This also made it easier for home buyers to borrow, as lower central bank rates triggered lower bond rates, which triggered lower mortgage rates. After some four years of literally tossing cheap money at their citizens, nations all over the world are now reaping the reward (others would say curse) of re-inflated housing prices (others would say over-inflated).
Yet recently the U.S. Federal Reserve has been talking about reducing its monthly purchasing program, which includes cutting back on $40 billion spent buying mortgage-backed securities each month. Mortgage rates in America have already surged over 1% since taper talk first began in May. The housing market is already beginning to feel the pinch, with a slowdown expected as early as next year.
Slower Growth, But Stable
Macroeconomic research firm Capital Economics thus expects U.S. housing prices to grow by only 4% in 2014 and slow “sharply” over the next several years as the Fed raises interest rates back to normal levels, taking many buyers out of the market.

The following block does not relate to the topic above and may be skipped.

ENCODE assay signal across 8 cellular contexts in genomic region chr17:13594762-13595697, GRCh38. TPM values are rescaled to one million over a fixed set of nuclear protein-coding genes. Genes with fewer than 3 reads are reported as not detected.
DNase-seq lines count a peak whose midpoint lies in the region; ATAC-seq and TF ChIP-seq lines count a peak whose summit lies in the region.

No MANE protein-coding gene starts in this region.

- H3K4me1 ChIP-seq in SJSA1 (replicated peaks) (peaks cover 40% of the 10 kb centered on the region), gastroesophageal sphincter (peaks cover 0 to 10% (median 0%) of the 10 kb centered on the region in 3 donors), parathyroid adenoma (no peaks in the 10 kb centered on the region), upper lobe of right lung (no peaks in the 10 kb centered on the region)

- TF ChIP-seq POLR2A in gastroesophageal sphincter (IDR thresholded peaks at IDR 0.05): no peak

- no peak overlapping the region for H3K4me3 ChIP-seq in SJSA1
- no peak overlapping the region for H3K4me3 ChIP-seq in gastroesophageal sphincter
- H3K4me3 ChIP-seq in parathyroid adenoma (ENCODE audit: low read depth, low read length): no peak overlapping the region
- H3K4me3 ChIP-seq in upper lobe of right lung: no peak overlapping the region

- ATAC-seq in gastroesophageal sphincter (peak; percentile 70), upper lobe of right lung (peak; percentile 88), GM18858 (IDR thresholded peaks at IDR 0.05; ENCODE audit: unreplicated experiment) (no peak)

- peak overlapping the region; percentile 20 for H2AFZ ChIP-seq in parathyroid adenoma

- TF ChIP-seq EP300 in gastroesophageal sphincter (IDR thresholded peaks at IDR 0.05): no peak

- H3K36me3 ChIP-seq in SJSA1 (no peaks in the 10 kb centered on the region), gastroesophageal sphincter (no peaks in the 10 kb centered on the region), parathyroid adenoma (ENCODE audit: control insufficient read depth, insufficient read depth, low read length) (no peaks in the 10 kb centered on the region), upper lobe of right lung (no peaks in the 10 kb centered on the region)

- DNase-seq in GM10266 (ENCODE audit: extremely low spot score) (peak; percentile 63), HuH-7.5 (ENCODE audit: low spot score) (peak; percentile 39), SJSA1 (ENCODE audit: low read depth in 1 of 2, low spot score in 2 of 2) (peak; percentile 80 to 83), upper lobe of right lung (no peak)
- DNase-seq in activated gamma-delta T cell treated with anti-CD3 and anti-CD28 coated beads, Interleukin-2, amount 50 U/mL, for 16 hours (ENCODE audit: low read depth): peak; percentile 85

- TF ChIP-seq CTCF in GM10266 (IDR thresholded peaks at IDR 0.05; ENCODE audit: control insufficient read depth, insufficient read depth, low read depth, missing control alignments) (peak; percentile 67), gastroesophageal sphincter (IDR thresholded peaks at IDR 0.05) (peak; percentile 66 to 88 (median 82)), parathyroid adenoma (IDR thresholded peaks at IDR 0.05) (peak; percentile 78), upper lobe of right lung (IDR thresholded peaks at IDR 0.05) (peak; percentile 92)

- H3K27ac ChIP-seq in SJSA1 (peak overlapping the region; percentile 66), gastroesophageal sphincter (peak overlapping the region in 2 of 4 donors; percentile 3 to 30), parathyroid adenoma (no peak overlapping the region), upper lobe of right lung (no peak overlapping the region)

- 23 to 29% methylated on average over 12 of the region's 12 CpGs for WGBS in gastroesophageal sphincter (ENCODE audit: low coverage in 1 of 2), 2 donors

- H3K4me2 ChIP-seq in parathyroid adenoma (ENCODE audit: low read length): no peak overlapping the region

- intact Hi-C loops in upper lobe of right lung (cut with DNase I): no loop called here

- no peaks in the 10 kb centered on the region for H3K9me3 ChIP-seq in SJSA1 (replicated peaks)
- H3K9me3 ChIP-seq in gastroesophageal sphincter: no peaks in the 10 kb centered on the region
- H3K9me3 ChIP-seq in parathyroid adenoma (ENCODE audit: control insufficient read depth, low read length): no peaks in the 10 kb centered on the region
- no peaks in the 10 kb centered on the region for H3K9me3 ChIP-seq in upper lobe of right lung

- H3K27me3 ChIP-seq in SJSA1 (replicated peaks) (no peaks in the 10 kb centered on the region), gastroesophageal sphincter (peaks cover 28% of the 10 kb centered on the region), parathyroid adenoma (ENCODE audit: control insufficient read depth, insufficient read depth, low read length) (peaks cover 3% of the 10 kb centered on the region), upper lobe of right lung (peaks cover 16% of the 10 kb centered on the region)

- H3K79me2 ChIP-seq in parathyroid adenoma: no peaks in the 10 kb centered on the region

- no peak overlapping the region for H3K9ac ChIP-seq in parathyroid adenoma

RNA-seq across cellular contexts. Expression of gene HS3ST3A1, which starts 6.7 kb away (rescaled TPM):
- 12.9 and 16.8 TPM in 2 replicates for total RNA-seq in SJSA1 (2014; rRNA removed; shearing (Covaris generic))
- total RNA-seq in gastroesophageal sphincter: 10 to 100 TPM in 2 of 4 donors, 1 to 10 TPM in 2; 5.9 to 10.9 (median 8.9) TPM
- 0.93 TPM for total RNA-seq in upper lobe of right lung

In addition to gradually rising interest rates, home price increases are expected to slow on account of more balanced supply/demand fundamentals. The glut of homes foreclosed upon has dried up and the cheap bargains are gone, leaving only the moderately valued to overvalued properties for buyers to choose from. As a more balanced supply of homes and higher mortgage rates thin out the crowd of buyers, sellers are expected to begin lowering their asking prices.
Yet Capital Economics sees a number of other factors surfacing in 2014 to provide some upward lift to home prices and keep them well supported. Fewer buyers are expected to force banks and mortgage providers to keep their mortgage rates at bay and even loosen their approval criteria somewhat to replenish the sales volume lost on account of dissipating refinancing activity.